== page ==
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With China's Oppo getting the Green Light to Open Flagship Stores in India, Analysts think Apple Could be Next

1 cover oppo stores in india approved


In July Patently Apple posted a report titled "Apple is Designing their Largest Retail Stores ever for India with Enough Class to make them Tourist Attractions." The report noted that Apple's top retail team of experts were in India to meet realtors. The report further noted that Apple was reportedly planning to open their largest Apple's Stores to date in India in terms of raw footage. The Indian report notes that the first Apple Stores in India will be between 10,000 and 15,000 square feet or roughly double the size of other global stores. The stores reportedly will be so beautiful that they'll be considered must-see tourist attractions.


A new report today provides a tiny ray of hope that Apple may be closer to getting the approvals for their new stores, though not exactly anything close to a green light.


Reuters is reporting that "India has given Chinese smartphone maker Oppo the go-ahead to open its own single-brand retail stores, boding well for rivals like Apple Inc which are seeking similar approvals.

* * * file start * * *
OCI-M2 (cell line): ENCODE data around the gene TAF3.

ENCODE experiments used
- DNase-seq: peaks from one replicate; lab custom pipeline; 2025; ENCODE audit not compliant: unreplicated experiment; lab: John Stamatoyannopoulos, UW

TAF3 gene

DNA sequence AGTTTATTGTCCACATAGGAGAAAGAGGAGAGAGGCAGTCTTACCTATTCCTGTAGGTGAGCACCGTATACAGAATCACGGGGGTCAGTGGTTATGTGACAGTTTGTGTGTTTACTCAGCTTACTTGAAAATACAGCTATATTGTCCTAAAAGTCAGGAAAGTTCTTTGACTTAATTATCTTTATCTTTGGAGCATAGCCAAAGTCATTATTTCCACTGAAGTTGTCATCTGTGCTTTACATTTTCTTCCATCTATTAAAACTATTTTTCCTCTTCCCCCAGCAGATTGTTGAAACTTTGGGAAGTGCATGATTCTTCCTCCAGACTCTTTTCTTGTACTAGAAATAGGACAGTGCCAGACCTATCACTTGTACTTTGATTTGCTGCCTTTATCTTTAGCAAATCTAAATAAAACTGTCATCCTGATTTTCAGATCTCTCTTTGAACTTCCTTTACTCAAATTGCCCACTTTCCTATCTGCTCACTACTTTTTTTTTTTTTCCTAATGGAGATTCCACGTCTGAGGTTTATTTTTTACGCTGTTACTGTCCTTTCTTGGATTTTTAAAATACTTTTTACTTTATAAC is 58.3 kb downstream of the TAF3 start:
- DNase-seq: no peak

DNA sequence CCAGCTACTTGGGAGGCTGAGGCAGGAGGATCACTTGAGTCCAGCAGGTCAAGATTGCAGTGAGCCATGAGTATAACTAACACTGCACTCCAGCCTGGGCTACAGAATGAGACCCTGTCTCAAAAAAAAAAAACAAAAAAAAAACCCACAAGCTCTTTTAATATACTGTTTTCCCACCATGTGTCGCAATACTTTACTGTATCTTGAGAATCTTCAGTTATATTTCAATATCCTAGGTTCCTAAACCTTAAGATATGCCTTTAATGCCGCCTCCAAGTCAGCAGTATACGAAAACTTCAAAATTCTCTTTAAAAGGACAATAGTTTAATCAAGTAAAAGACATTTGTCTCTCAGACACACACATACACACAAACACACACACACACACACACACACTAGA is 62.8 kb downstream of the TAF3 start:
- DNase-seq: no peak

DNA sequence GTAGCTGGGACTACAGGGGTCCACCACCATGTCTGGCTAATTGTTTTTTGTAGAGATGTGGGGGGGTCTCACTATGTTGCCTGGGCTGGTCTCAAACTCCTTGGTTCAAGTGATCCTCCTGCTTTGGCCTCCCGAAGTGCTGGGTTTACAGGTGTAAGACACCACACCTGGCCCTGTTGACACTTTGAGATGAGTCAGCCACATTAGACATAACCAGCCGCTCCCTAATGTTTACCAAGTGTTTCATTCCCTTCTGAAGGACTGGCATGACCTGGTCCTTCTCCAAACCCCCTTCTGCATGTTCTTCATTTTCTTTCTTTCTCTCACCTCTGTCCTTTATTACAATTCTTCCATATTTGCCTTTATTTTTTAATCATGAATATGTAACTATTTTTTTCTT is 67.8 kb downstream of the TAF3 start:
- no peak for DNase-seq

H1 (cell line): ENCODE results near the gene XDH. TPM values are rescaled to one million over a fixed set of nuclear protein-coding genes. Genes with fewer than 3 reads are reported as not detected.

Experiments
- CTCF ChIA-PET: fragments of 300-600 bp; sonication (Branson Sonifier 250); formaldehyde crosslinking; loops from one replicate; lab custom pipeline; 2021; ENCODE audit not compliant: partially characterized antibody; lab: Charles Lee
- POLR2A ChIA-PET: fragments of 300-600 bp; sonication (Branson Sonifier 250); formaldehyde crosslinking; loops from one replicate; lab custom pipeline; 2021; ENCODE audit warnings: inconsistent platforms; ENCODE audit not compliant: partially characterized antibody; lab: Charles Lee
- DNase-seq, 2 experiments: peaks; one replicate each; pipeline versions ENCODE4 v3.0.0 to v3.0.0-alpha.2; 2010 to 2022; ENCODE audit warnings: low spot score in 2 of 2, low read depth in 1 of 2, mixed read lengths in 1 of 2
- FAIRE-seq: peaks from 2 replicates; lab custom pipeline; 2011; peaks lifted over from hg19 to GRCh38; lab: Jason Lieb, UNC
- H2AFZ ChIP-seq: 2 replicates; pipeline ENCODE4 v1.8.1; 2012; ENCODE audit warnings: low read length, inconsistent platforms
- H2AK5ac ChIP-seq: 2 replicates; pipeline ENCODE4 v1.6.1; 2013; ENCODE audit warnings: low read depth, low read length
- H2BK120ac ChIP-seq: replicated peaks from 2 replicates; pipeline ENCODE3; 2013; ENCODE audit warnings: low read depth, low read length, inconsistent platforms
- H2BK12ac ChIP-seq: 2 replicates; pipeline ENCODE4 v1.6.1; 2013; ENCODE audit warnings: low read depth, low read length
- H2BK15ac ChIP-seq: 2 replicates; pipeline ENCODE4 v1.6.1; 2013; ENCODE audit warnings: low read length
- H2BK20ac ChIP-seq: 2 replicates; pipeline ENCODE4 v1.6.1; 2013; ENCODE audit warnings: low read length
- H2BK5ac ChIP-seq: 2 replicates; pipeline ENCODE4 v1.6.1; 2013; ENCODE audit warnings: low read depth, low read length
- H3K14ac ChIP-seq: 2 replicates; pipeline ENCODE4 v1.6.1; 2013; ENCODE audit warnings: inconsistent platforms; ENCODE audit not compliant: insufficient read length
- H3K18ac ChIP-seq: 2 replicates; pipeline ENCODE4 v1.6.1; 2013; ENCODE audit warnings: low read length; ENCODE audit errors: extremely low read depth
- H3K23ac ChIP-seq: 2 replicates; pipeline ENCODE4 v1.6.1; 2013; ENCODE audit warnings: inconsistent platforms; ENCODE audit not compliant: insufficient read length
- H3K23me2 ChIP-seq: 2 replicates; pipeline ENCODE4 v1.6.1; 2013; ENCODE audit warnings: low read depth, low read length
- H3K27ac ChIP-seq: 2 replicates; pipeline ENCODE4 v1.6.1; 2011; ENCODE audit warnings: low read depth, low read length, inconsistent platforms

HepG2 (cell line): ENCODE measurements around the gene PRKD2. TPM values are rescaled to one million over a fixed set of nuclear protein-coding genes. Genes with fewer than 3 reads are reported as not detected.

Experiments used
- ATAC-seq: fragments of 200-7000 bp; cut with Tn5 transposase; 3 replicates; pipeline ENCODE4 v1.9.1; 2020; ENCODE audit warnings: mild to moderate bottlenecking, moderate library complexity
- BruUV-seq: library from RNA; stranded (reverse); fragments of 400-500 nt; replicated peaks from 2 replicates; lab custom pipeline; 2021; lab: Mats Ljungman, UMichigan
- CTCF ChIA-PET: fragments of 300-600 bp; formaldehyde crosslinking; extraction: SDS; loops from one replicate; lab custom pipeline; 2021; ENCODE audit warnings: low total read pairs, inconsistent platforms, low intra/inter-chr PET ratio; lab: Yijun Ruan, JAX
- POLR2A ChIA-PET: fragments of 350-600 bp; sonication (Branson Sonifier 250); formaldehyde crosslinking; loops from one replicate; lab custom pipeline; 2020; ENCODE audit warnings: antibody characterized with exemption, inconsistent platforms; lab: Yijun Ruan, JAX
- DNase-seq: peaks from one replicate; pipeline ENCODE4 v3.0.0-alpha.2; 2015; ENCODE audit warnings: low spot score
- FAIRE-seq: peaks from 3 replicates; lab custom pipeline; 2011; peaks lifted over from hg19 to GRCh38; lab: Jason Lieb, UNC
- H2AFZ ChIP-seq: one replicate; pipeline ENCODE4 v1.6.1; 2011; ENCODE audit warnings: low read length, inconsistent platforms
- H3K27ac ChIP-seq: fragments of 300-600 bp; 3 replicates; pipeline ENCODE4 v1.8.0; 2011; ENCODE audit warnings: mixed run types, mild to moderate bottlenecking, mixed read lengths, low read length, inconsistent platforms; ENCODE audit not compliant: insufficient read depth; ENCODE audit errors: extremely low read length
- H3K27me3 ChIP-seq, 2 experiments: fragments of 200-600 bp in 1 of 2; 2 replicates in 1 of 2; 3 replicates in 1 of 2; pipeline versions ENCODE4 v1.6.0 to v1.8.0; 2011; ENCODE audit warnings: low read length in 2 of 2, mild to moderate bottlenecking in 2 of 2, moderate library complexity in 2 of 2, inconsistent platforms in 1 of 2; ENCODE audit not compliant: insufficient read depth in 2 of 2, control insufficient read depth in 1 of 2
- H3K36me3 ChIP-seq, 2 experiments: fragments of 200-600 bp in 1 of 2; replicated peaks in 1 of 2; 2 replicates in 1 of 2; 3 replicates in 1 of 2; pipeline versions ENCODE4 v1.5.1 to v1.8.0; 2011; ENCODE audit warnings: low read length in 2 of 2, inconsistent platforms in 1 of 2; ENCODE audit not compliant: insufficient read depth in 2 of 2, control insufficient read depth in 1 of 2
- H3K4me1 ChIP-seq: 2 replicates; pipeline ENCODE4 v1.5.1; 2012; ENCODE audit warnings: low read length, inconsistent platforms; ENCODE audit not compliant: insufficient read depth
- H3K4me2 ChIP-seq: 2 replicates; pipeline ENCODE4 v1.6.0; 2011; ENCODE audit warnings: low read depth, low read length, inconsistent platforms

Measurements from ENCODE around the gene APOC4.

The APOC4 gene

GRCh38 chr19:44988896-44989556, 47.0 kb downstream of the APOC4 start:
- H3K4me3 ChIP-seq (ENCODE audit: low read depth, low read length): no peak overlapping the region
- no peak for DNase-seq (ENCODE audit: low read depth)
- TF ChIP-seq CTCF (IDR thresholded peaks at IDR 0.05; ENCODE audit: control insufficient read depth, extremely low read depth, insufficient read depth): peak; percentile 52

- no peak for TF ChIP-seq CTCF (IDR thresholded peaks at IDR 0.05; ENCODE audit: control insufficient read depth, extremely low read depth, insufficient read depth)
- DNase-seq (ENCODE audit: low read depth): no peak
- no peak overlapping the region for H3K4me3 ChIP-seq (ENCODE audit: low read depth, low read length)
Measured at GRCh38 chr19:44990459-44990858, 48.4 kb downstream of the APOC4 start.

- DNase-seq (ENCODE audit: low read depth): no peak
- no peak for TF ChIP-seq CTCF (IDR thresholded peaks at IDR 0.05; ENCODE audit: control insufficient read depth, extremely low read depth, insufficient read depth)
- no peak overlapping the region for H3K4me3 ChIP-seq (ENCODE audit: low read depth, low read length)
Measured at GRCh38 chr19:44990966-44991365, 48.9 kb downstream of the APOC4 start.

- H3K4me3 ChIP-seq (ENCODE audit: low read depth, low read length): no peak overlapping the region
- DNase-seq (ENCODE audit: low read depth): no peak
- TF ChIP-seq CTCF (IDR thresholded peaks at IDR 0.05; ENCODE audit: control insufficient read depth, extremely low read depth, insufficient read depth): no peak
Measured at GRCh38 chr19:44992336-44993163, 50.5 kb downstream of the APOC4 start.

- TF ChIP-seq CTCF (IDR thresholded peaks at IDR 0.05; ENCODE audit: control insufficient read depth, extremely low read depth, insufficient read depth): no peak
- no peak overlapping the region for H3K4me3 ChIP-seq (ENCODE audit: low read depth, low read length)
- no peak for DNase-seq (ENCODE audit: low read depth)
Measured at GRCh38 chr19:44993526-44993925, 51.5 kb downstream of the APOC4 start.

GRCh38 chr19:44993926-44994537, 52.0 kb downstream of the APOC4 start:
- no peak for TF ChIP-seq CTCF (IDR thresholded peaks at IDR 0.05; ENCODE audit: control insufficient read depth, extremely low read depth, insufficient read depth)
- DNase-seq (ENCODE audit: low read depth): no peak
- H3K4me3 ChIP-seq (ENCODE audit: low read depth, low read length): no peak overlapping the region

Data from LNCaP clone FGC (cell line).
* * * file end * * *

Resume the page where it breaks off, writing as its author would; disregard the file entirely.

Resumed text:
Oppo has become the first pure play smartphone brand to win such a clearance in the world's No. 3 smartphone market, where Apple has been vying for a bigger market share."


It should be noted that Xiaomi already has a store in India and plans for another 100. So the Reuters report on this point is a little off center claiming that Oppo will be first.


With that said, the Reuters report quoted Tarun Pathak, an analyst at Counterpoint Research saying that the approval for Oppo "might mean approval in the near future for Apple, whose sales in India are mainly driven by its older generation iPhones. Opening a retail store will boost Apple's newer generation's also the experience that having a store allows you to offer to consumers" (Reuters).


In the Big Picture it's more Complicated working with India


While it sounds hopeful, we've been hearing about positive developments just aroung the corner for years with little reality to back it up. On the positive side of the ledger there has been some movement regarding foreign retail outlets being allowed to enter India behind the scene as noted in our August report titled "The Politics of Opening an Apple Retail Store in India Continued Today."


In the big picture Apple is fully aware that they're behind in India and are digging in and planning for the long haul. Yet the negotiations with the government, at least in press accounts, are that the two sides aren't seeing eye to eye on allowing parts to come into the country at a reduced tax rate for a period of time to allow a new supply chain to be built.


Of course if Apple is given the green light on their flagship stores, it will buy them three years to finish their negotiations that would open the door for manufacturing more iPhone models.